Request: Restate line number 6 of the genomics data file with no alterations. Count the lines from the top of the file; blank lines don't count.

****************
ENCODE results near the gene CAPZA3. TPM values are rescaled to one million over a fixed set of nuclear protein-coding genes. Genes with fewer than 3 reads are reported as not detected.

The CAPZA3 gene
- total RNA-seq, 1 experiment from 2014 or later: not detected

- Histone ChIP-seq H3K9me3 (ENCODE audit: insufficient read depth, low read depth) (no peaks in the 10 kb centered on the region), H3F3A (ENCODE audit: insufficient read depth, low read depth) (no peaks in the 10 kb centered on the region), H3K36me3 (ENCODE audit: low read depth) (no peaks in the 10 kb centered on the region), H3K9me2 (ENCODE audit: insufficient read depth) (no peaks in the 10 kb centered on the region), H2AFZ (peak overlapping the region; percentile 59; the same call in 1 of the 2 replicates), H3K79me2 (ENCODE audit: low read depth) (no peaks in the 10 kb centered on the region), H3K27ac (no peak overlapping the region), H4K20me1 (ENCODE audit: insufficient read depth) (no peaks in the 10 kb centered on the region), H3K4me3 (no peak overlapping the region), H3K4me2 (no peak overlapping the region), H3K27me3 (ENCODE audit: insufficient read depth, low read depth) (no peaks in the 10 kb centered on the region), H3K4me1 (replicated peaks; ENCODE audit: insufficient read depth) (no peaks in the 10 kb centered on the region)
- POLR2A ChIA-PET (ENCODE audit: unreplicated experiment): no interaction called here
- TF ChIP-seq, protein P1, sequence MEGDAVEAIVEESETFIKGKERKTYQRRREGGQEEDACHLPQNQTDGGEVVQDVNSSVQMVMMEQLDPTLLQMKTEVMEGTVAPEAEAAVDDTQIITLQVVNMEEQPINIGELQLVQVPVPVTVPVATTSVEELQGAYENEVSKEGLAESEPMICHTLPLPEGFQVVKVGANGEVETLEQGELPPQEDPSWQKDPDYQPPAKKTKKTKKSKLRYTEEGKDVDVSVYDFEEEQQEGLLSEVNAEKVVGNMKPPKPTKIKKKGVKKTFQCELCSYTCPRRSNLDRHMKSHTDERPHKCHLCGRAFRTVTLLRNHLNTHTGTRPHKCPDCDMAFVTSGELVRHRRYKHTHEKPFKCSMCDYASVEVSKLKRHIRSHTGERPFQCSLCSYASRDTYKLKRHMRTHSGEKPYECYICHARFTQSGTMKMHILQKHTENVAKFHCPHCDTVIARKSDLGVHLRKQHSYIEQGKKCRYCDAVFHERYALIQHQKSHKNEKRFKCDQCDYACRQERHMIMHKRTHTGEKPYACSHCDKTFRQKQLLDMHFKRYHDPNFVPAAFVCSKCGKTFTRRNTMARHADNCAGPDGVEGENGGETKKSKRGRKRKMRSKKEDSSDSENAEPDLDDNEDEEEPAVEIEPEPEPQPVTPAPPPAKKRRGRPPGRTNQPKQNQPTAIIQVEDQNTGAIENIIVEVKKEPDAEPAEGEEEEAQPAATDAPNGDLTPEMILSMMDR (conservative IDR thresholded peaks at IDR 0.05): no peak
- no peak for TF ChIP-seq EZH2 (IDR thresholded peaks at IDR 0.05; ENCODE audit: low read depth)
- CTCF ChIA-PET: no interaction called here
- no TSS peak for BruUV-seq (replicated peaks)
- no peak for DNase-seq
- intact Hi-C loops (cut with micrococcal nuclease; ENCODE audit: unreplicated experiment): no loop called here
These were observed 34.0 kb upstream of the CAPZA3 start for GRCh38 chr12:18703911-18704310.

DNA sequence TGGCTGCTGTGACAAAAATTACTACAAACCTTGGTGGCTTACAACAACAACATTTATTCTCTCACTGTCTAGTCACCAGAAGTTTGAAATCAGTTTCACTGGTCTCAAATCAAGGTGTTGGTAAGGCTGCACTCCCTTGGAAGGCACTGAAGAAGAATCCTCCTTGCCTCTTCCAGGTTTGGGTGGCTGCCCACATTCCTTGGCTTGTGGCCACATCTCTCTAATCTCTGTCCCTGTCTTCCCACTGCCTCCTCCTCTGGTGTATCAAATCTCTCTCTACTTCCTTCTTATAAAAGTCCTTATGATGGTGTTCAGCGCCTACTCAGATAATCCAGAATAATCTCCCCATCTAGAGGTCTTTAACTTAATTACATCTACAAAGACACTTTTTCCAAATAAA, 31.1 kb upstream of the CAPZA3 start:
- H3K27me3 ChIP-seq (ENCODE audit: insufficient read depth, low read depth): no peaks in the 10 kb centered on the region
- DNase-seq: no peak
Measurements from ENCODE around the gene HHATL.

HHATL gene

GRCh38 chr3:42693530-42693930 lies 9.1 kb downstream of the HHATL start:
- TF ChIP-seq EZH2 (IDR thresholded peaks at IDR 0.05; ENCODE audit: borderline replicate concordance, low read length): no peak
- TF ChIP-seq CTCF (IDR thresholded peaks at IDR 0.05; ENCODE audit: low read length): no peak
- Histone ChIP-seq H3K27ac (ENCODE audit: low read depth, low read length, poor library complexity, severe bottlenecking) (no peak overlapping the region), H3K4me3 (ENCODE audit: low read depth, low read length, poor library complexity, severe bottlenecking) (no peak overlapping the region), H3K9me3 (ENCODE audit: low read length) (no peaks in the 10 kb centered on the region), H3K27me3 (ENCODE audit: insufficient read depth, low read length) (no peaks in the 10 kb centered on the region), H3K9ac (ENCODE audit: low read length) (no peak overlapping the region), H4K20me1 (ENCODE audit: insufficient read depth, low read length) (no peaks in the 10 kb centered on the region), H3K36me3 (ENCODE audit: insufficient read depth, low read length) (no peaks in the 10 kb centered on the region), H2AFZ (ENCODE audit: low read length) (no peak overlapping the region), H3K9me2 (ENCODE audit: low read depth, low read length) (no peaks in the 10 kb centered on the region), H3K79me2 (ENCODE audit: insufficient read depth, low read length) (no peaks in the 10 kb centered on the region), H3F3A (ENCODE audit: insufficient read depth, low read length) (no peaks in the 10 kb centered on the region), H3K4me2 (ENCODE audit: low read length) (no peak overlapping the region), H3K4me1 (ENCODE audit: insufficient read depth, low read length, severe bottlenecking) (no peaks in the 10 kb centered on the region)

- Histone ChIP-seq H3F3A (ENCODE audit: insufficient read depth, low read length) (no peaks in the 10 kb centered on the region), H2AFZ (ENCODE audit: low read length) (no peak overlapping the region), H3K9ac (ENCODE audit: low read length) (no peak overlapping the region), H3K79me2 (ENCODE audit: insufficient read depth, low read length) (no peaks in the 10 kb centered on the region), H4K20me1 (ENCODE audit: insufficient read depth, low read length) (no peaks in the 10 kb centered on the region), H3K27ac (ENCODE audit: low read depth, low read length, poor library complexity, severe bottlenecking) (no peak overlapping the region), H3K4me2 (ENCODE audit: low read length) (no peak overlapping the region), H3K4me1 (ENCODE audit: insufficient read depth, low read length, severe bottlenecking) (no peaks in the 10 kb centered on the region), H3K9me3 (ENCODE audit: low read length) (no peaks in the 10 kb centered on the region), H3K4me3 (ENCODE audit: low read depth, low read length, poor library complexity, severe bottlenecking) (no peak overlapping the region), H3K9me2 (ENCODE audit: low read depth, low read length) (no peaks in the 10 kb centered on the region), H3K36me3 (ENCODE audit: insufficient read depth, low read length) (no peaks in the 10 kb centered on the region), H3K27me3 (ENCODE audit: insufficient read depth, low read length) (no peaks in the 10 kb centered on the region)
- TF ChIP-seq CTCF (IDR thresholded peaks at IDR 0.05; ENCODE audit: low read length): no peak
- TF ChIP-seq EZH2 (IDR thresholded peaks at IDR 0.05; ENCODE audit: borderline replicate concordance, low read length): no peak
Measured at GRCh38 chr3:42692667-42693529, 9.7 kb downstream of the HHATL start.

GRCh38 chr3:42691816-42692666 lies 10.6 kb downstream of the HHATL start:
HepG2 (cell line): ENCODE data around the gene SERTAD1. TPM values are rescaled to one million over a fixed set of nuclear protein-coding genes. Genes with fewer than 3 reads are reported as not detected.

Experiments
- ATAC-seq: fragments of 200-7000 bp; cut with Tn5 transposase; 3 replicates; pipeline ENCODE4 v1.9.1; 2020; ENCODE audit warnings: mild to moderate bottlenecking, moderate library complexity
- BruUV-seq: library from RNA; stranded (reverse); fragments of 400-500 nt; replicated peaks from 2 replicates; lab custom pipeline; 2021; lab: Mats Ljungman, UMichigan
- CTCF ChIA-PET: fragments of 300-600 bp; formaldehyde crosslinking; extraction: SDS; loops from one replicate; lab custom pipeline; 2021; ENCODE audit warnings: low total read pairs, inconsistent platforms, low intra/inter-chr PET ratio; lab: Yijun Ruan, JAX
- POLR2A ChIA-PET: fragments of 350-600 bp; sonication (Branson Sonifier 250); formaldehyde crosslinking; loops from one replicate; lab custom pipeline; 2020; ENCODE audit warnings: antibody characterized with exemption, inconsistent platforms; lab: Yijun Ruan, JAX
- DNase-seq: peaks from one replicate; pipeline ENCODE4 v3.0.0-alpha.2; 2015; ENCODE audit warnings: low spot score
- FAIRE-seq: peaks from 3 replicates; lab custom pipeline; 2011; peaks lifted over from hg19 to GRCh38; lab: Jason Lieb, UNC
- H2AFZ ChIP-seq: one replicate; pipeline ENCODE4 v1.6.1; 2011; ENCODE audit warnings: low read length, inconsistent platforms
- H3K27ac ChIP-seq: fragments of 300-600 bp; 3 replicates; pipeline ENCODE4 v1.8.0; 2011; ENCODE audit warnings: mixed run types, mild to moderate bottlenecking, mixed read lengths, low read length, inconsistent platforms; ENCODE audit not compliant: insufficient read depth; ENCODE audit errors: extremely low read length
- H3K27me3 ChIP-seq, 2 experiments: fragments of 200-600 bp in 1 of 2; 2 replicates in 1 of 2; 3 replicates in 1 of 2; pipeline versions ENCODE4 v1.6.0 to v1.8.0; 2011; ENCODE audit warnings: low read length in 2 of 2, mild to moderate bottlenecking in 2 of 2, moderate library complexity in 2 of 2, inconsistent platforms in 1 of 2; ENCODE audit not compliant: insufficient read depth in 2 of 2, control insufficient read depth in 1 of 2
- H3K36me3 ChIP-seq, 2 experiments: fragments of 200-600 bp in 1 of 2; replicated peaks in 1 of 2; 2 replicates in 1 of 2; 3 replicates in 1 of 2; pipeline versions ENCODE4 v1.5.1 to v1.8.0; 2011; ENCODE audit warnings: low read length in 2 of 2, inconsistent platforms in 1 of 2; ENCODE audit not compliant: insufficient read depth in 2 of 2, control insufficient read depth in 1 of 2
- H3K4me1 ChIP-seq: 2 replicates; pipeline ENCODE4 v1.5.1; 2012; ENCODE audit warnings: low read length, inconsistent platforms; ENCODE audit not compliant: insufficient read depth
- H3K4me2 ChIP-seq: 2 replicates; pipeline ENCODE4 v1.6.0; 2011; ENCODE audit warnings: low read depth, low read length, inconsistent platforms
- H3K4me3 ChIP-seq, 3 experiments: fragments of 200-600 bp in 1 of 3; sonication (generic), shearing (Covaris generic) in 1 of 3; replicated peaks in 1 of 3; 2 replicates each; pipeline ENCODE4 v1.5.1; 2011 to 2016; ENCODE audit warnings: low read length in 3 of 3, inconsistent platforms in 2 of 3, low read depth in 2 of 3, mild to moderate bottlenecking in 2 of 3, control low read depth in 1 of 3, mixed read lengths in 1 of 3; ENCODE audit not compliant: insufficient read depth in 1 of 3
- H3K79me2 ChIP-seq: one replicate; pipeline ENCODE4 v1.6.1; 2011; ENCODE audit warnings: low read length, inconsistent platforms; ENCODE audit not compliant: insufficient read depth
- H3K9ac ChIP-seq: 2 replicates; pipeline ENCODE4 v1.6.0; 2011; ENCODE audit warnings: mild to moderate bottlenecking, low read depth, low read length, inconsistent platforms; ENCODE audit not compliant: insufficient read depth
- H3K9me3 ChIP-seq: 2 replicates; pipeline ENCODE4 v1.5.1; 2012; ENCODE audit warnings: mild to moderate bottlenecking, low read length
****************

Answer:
- TF ChIP-seq, protein P1, sequence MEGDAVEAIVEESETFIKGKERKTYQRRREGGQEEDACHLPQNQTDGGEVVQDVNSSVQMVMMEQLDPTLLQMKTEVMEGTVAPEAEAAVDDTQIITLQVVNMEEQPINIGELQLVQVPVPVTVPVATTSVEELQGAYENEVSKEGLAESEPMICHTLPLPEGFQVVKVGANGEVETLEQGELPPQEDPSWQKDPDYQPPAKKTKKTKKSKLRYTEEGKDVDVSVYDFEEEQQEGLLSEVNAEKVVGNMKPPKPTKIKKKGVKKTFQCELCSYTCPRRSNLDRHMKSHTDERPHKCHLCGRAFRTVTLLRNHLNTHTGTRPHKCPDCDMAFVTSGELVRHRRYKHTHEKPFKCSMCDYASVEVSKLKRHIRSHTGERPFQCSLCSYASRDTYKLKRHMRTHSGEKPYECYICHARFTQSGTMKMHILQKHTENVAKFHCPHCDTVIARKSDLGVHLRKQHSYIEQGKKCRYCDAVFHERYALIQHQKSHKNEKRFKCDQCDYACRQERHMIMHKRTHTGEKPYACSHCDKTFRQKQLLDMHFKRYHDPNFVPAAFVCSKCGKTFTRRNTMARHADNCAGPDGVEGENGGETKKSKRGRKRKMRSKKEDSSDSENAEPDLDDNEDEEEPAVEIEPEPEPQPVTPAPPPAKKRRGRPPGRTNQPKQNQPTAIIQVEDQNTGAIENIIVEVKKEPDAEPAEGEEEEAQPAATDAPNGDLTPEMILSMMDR (conservative IDR thresholded peaks at IDR 0.05): no peak